The faster you, as a business owner, can help clients know exactly who you are, the faster they can fall in love with you.
And man, did I fall hard for Voodoo Doughnuts.
VD lesson #1: Push your own boundaries.
Since Voodoo Doughnuts is shortened to VD by the company, my Mom would read the “I got VD in Portland” bumper sticker one way, and I would read it another way entirely.
Again, my 69-year-old Mom would read “Good things come in pink boxes” as a comment about the doughnuts being served up in pink boxes. And her daughter, who says “That’s what she said” at least three times a day, appreciates the double entendre in that slogan.
If your peeps feel like they’ve found a secret, like they’re in on the joke, or like they freaking LOVE you even though they’ve just met you, you’re well on your way to creating your perfect brand.
Let me be clear, here: your brand doesn’t have to use double entendres to get clients! Having a strong brand is not about pushing inside jokes at your peeps as much as it is about being fully and completely yourself — whatever that means — and then translating those special qualities into your entire brand.
I truly appreciate classy stationery, calligraphic fonts, and crisp grey-on-grey tones, but I love the bold and the whimsical WAY more. This translates into my writing, my branding, and my interaction with clients. If Brand Camp reeked of Lilly Pullitzer tones, sophisticated flair, and classy Hamptons gatherings, how disappointed would you be when I showed up in jeans and a tank top and dropped the F-bomb six times during our first meeting?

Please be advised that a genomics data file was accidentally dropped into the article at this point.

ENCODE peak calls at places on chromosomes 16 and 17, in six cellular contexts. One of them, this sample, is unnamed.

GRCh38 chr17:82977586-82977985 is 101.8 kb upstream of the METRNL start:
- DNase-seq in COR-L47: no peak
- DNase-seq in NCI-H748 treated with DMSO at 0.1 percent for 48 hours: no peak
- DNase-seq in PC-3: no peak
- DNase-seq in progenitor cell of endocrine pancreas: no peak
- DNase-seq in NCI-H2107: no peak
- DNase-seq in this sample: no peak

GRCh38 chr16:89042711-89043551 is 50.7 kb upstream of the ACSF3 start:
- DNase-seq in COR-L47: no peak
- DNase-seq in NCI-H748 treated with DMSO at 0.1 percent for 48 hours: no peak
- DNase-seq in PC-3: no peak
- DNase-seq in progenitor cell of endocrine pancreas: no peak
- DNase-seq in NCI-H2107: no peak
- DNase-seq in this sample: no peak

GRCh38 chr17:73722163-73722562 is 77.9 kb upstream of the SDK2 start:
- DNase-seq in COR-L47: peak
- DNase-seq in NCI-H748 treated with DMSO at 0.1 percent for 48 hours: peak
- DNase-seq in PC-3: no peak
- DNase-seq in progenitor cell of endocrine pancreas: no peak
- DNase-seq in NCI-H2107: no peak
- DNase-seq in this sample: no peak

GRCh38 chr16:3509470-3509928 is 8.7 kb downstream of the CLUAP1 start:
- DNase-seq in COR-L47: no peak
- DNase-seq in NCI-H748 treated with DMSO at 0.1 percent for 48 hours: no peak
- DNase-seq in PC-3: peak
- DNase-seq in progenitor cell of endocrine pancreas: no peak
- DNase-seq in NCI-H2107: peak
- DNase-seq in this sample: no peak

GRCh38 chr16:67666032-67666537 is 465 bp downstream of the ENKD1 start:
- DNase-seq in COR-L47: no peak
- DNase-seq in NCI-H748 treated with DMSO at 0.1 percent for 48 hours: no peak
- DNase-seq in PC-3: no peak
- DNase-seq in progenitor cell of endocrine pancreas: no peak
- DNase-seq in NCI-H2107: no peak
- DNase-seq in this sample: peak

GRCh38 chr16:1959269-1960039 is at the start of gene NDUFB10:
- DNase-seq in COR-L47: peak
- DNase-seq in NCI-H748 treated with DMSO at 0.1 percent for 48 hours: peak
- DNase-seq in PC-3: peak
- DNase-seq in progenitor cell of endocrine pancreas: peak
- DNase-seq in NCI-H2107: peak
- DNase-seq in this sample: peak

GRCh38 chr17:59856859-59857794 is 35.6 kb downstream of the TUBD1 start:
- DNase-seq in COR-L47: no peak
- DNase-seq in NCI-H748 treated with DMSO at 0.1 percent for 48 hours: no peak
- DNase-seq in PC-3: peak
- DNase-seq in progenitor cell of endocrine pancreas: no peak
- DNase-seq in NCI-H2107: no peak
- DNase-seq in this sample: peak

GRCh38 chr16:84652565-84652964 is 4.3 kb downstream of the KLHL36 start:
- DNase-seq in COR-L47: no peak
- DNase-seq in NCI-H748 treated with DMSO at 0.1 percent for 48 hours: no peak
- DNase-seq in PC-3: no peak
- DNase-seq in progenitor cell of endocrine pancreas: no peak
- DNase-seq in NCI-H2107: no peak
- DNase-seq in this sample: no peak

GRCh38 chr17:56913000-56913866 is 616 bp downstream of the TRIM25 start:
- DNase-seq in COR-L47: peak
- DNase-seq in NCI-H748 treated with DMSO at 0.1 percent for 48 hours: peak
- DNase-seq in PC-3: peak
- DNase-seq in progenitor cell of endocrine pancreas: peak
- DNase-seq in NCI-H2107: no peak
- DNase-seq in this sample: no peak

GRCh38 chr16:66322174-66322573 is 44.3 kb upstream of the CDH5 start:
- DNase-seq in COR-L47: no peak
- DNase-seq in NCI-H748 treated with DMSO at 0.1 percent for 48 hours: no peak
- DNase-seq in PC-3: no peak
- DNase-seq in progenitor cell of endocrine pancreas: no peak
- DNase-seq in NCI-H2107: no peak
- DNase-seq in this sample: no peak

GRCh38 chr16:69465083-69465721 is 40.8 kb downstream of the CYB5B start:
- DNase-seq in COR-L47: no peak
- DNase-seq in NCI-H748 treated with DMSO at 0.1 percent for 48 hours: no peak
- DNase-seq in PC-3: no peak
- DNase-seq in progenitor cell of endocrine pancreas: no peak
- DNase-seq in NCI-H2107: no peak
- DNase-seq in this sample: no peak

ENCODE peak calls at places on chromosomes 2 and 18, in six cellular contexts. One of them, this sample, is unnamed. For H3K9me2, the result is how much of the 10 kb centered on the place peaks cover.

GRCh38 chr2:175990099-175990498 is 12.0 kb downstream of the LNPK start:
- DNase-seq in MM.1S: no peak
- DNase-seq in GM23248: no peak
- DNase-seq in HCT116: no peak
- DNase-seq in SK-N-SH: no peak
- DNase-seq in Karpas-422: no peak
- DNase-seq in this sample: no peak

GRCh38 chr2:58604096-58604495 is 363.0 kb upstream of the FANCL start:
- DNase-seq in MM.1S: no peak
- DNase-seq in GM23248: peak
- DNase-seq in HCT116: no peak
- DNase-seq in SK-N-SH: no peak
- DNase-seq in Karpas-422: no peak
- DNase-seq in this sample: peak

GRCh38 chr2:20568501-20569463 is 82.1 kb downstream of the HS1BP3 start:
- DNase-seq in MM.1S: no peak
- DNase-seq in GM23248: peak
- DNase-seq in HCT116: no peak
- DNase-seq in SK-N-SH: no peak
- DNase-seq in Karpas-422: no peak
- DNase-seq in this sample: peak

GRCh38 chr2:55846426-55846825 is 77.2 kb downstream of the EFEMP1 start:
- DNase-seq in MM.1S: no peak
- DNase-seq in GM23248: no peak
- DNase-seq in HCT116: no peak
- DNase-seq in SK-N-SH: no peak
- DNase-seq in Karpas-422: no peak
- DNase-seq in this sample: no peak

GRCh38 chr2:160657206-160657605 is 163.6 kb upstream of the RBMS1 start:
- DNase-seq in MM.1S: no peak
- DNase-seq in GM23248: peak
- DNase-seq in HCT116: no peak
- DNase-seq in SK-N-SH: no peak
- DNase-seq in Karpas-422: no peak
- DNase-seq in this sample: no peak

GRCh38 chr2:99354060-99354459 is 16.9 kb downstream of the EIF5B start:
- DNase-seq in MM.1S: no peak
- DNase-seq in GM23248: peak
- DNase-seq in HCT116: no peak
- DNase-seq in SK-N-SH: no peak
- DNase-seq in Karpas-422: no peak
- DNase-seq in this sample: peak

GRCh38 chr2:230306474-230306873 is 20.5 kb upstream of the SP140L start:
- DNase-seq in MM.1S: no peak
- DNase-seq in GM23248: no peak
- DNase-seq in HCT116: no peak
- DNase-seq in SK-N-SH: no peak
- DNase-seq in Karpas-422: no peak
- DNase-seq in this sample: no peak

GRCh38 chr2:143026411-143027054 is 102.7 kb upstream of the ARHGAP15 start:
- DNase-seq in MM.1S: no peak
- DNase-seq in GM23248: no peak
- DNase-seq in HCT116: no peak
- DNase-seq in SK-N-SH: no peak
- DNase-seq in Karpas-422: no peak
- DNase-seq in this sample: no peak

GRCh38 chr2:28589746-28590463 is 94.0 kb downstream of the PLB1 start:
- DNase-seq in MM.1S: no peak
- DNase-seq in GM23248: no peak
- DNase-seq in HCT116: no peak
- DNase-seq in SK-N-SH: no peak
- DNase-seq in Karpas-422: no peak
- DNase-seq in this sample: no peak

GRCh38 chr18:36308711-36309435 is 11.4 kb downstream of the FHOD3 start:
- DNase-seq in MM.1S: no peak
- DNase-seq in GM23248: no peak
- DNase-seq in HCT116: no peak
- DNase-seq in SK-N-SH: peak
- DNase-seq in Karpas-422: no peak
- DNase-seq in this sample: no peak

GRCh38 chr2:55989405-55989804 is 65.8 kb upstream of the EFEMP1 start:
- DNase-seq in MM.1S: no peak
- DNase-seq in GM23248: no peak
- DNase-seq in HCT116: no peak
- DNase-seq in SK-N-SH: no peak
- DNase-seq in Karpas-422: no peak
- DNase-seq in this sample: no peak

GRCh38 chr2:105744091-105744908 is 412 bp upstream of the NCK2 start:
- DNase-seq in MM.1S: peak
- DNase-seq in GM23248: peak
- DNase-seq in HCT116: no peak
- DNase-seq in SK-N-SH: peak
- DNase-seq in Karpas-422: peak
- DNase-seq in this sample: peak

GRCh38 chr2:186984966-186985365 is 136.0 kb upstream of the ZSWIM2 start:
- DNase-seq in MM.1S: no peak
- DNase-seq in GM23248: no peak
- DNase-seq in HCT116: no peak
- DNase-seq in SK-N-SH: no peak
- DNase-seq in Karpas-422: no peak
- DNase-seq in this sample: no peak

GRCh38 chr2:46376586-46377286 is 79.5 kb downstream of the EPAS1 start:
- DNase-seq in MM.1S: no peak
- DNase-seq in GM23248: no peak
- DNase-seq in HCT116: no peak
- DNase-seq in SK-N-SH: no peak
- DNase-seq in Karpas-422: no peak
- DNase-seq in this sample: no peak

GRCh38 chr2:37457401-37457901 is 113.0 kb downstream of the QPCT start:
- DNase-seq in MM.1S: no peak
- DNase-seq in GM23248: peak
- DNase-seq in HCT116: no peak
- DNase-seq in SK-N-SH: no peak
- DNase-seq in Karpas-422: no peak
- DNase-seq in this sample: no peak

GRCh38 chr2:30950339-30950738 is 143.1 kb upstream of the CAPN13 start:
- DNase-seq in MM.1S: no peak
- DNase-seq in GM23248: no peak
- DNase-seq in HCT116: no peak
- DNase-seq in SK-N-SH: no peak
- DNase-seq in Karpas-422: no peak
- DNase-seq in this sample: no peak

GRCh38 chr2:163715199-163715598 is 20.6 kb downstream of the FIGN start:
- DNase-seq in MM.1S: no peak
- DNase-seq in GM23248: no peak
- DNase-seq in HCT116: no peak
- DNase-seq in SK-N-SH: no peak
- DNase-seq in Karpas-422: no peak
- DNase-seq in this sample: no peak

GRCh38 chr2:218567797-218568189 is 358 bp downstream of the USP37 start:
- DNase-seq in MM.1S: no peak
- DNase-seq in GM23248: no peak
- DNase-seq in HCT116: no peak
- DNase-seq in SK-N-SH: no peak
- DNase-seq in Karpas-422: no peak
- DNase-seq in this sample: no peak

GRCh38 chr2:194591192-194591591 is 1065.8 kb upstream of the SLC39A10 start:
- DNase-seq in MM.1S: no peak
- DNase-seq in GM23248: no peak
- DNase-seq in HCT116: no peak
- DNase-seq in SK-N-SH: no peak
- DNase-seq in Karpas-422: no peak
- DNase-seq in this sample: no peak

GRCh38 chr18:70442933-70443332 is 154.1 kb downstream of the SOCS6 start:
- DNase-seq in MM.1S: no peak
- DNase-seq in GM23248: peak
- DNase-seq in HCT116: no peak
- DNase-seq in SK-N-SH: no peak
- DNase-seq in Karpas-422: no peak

Your brand should feel like coming home to the people you’re trying to attract.
I’m not talking logos and patterns, I’m talking blog posts, marketing copy, e-mail answers, phone interactions, product names, and image choices. Ingredients like Captain Crunch and Froot Loops sprinkled on donuts — who does that? VD, that’s who. (Also: WHY did I not buy a VD bumper sticker and photograph myself with it? WHY?)
Push your own boundaries for communicating who you are to everyone who happens across your website.
The faster you can help clients know exactly who you are, the faster they can love you.
VD lesson #2: It’s great to get more than one.
When I realized that I wanted to try lots of doughnuts, but could only eat one or two, I asked friends to get in on the action. We bought a dozen doughnuts and devoured…at least a quarter…of ’em. Because we were overwhelmed by delectable choices and afraid to miss the “best” flavor, we got a full dozen.
In business terms, VD didn’t sell us one doughnut per person, they sold four per person. Plus drinks, because who wants to have all that sugar without something to wash it down? Multiply this effect by hundreds of people who come into the store per day, and you’ve got yourself a highly effective business model.
If you’re going to overwhelm your peeps with choices, plan on selling the kitchen sink option — which is like a dozen doughnuts at Voodoo. It includes most everything and is easy to purchase. In photography terms, this is an album or a wall gallery AND your CD AND that other stuff you freaking love to sell that makes your client feel taken care of, like gift prints or accordion albums. It’s your most expensive option, but it’s also your most complete option.
Whether you sell cloth diapers or knitwear or pottery, there’s always a simple way to bundle choices into an option that’s easy to choose.
A starter pack, beginner kit, or complete wardrobe are great places to start providing one-click, totally taken care of options for clients. This turns the overwhelm of “I don’t know what to choose” into a positive: “Here, let me take care of you — just choose this.” VD has got this one down pat.
P.S. The hold-yourself-accountable kit is here.